Like my partners Linden and Barbara, I recently attended and made a presentation at an IATA crisis communications seminar, this one in Miami. Like Linden and Barbara, mine also touched on cultural differences and how they can play out in an incident or accident, particularly when it happens outside an airline’s home country.
Many of the recent accidents I researched suffered from the inability of the airline to understand the various and different factors—from time and distance to regulatory to government to media to language/grammar to infrastructural issues—and to react to them. And of course, there are cultural issues…and nothing is quite so cultural as life and death. As an aside, but a relevant one, I teach non-native English speakers one day a week. In my last class we were talking about the importance of numbers and colors and one student from China explained that men in his country never wore green; when I asked why, he said it meant that his wife/girlfriend was seeing/dating another man. Who would have known? The short answer is, not knowing that could get in the way of communications.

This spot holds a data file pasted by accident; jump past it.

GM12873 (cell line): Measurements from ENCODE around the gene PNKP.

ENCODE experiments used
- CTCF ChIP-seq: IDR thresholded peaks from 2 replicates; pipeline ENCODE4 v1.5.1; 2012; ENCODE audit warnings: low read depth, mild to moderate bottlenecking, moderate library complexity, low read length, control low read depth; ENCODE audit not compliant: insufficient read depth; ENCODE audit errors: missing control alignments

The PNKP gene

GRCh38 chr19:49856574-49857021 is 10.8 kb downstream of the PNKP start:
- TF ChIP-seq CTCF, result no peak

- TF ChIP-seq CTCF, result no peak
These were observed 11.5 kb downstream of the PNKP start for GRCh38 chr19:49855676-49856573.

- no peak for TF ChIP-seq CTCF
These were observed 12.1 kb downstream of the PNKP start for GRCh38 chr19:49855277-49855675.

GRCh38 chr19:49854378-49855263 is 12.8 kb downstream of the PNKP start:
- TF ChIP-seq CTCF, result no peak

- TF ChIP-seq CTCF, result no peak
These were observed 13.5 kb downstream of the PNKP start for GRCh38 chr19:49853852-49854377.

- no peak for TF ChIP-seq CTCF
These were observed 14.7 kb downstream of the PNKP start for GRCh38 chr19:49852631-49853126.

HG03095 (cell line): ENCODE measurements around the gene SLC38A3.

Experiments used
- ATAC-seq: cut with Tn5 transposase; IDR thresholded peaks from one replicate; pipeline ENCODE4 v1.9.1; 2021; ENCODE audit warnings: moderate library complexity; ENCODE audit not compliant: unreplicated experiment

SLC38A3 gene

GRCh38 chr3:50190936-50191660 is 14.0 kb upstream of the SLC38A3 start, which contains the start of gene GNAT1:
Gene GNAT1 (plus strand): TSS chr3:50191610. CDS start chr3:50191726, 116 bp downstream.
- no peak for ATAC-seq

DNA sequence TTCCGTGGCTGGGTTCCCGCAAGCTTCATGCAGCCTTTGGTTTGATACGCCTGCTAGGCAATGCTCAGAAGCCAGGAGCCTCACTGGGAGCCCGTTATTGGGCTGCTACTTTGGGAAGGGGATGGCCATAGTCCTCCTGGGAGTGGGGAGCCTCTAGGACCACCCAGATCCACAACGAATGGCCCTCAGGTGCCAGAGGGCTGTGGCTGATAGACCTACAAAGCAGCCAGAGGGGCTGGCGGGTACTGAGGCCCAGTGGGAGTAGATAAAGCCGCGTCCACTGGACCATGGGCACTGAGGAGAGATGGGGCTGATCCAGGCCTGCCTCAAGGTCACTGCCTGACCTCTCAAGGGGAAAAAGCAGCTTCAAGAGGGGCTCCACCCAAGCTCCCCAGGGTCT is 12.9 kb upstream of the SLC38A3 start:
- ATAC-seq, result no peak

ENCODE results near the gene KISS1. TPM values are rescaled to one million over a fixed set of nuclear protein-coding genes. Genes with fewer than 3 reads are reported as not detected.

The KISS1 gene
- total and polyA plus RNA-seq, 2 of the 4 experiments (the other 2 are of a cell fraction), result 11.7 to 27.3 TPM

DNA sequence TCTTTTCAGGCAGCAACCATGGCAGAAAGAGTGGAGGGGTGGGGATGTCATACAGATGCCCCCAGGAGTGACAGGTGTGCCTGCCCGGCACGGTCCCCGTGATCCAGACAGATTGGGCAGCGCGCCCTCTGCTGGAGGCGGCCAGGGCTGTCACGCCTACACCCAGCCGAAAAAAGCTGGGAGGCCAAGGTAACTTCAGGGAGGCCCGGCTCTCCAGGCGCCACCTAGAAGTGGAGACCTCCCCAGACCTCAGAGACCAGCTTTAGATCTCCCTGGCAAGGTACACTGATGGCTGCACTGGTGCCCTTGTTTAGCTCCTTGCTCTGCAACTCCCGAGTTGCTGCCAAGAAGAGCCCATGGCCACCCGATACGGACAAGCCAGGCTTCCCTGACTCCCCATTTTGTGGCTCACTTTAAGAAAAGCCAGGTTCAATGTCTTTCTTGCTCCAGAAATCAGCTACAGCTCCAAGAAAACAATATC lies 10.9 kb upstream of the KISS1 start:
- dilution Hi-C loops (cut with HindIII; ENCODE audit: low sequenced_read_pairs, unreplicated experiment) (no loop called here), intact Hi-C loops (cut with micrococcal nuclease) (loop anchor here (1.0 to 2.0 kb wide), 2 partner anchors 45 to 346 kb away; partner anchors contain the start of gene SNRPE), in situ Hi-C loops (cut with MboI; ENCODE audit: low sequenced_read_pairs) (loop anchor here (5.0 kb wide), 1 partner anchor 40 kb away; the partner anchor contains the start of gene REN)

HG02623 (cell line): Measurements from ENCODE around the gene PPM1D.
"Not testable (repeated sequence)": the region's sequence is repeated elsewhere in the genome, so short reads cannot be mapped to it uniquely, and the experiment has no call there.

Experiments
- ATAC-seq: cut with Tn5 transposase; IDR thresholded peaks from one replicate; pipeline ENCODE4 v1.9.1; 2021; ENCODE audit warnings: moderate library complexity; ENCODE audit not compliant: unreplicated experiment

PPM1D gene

It is that same sensitivity that would have prevented an American airlines from passing out white carnations—a symbol of death in some countries—from making a cultural faux pas.That is why I believe that to be properly prepared in a crisis demands that every node in an airline’s network has to be trained on a regular basis. That not only includes country and station managers and public relations agencies but partner agencies (including the airport) as well. I understand that airlines have different policies on who can communicate with whom during a crisis, but, after the initial few days or weeks of an accident and people from headquarters may have gone home, it is your country and station managers and public relations agencies—who know the regulatory environment, the media and the culture--who will have to continue the important job of rebuilding your local relationships and your reputation.